If the defendant is charged with a prior conviction for indecent exposure give CALCRIM No. 3100, Prior Conviction: Nonbifurcated Trial, or CALCRIM No. 3101, Prior Conviction: Bifurcated Trial, unless the defendant has stipulated to the truth of the prior conviction. (See People v. Merkley (1996) 51 Cal.App.4th 472, 476 [58 Cal.Rptr.2d 21]; People v. Bouzas (1991) 53 Cal.3d 467, 477-480 [279 Cal.Rptr. 847, 807 P.2d 1076]; People v. Weathington (1991) 231 Cal.App.3d 69, 90 [282 Cal.Rptr. 170].)
Give the bracketed sentence that begins, "It is not required that another person actually see" on request if the evidence shows that no one actually saw the defendant's genitals. (People v. Carbajal (2003) 114 Cal.App.4th 978, 986 [8 Cal.Rptr.3d 206].)
Elements. Pen. Code, § 314.
Affront Must Be Sexual. In re Dallas W. (2000) 85 Cal.App.4th 937, 939 [102 Cal.Rptr.2d 493]; People v. Archer (2002) 98 Cal.App.4th 402, 406 [119 Cal.Rptr.2d 783] ["sexual affront" means to sexually insult or offend another person].
Exposing Person Must Have Intent to Expose Genitals. People v. Massicot (2002) 97 Cal.App.4th 920, 926-928 [118 Cal.Rptr.2d 705].
Must Expose to Other Person But Other Person Need Not View. People v. Carbajal (2003) 114 Cal.App.4th 978, 986 [8 Cal.Rptr.3d 206].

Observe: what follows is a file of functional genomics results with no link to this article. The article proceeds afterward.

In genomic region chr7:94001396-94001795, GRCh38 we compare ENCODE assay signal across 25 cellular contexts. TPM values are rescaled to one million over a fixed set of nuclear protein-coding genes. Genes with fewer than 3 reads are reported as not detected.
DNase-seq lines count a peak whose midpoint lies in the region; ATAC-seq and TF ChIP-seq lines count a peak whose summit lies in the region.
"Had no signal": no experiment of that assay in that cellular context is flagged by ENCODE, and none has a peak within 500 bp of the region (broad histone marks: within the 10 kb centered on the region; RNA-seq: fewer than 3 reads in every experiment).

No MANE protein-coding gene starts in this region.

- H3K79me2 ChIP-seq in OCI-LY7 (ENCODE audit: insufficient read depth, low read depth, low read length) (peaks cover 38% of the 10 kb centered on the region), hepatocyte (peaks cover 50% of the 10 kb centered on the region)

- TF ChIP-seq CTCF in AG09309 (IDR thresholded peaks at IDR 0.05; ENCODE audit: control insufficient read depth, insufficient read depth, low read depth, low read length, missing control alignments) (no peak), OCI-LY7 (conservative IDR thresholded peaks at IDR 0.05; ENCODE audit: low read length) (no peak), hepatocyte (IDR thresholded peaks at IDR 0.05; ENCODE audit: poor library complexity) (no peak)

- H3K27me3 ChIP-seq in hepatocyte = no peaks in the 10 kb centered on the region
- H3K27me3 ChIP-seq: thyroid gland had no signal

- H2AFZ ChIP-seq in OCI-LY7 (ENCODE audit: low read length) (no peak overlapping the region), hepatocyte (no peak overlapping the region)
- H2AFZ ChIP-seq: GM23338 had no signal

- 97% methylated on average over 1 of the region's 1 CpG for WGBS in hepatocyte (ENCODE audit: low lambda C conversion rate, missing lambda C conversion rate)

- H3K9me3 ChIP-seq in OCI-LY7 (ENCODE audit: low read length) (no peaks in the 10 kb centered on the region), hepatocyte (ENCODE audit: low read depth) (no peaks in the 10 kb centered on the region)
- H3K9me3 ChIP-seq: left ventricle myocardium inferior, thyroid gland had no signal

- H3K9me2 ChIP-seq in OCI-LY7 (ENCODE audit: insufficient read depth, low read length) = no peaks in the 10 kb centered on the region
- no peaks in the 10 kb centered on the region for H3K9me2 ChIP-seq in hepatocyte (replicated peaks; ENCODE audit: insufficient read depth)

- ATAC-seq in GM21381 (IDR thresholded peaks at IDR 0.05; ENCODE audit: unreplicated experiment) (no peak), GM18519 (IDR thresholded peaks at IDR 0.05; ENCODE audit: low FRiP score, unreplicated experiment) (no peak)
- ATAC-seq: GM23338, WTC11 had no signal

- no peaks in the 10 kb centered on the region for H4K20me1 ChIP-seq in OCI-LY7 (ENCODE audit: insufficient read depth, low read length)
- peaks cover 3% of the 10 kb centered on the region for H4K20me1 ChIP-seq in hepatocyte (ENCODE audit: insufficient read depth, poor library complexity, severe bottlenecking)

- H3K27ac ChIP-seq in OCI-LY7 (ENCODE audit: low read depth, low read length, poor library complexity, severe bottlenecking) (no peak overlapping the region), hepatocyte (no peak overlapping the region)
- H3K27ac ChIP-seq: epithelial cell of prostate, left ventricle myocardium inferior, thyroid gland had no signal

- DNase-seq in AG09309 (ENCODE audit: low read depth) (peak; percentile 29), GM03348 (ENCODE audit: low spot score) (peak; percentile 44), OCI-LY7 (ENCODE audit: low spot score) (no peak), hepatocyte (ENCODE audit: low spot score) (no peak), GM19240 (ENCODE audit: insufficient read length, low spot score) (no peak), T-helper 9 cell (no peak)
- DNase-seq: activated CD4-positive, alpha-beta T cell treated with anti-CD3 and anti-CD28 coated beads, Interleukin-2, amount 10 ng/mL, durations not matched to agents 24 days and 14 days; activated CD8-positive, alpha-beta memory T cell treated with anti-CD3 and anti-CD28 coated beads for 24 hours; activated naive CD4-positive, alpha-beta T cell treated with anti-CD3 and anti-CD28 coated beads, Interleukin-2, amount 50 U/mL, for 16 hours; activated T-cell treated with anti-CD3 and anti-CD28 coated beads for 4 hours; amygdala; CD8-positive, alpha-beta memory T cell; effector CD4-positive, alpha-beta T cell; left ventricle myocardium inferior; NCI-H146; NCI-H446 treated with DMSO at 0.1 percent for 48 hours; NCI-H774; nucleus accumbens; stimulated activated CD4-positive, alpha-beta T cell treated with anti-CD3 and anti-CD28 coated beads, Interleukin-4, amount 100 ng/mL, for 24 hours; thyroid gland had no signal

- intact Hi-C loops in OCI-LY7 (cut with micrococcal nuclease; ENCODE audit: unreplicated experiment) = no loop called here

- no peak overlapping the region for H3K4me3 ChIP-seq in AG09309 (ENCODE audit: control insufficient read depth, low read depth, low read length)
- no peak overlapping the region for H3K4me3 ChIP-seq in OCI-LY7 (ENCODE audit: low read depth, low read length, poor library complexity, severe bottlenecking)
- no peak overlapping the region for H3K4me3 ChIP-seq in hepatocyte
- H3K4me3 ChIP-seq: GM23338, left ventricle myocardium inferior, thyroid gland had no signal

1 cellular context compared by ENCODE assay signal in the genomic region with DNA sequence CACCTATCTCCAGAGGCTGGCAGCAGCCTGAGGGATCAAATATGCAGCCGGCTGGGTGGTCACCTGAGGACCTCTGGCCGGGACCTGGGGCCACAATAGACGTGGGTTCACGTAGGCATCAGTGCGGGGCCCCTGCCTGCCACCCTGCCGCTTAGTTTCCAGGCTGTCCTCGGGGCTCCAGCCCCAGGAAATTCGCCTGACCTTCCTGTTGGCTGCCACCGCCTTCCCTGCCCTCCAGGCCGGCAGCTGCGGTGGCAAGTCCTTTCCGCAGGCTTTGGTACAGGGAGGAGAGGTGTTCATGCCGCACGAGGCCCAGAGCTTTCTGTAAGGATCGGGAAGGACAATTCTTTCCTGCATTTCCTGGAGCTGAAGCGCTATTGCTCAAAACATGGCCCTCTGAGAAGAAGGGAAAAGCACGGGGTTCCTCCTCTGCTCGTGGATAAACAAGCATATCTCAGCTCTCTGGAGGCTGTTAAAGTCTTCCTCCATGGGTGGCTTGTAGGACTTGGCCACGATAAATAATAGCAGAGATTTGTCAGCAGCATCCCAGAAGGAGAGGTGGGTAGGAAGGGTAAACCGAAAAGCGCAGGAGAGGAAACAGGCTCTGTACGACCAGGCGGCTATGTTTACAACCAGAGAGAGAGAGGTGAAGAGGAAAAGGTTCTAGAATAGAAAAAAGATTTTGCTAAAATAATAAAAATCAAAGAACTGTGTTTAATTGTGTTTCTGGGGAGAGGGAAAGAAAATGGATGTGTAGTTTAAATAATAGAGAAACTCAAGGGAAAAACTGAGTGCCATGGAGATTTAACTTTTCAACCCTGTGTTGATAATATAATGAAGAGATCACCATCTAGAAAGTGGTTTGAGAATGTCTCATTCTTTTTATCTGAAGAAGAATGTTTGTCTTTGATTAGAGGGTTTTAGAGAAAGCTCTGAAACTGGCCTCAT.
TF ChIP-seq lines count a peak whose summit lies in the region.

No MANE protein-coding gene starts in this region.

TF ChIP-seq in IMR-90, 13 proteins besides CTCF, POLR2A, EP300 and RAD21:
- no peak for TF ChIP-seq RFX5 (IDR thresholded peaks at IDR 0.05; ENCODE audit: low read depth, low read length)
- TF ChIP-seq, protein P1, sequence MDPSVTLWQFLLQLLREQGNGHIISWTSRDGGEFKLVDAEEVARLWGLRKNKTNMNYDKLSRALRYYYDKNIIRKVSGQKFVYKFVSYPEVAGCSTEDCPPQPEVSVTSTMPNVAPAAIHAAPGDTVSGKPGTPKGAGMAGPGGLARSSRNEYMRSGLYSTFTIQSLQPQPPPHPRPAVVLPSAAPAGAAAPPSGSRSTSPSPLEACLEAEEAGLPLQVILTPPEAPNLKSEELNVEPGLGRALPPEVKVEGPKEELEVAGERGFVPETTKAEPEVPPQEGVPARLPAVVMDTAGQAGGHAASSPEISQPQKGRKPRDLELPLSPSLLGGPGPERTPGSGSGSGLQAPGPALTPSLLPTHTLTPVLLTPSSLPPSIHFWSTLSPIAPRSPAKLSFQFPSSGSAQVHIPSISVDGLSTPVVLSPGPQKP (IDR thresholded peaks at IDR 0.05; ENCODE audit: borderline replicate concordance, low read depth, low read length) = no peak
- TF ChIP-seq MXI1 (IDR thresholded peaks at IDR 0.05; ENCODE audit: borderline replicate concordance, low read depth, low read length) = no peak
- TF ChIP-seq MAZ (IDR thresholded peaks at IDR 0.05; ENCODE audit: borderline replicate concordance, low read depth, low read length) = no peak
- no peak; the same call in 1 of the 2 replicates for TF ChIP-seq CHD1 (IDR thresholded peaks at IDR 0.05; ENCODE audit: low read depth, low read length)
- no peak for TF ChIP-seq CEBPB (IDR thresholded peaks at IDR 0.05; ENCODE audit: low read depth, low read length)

Lewd Intent Defined. In re Smith (1972) 7 Cal.3d 362, 365-366 [102 Cal.Rptr. 335, 497 P.2d 807].
Lewd Intent Does Not Require That Genitals Be Touched. People v. Rehmeyer (1993) 19 Cal.App.4th 1758, 1766 [24 Cal.Rptr.2d 321]; see People v. Meeker (1989) 208 Cal.App.3d 358, 362 [256 Cal.Rptr. 109].
"Private Parts" Means Genitals. People v. Massicot (2002) 97 Cal.App.4th 920, 925, fn. 3 [118 Cal.Rptr.2d 705]; see In re Smith (1972) 7 Cal.3d 362, 366 [102 Cal.Rptr. 335, 497 P.2d 807].
Inhabitation Defined. See Pen. Code, § 459 [in context of burglary].
Trailer Coach Defined. Veh. Code, § 635; Health & Saf. Code, § 18009.3.
House Not Inhabited is Former Residents Not Returning. People v. Cardona (1983) 142 Cal.App.3d 481, 483 [191 Cal.Rptr. 109].
2 Witkin & Epstein, California Criminal Law (3d ed. 2000) Sex Offenses and Crimes Against Decency, §§ 109-112.
6 Millman, Sevilla & Tarlow, California Criminal Defense Practice, Ch. 144, Crimes Against Order, § 144.11 (Matthew Bender).
Lesser Included Offenses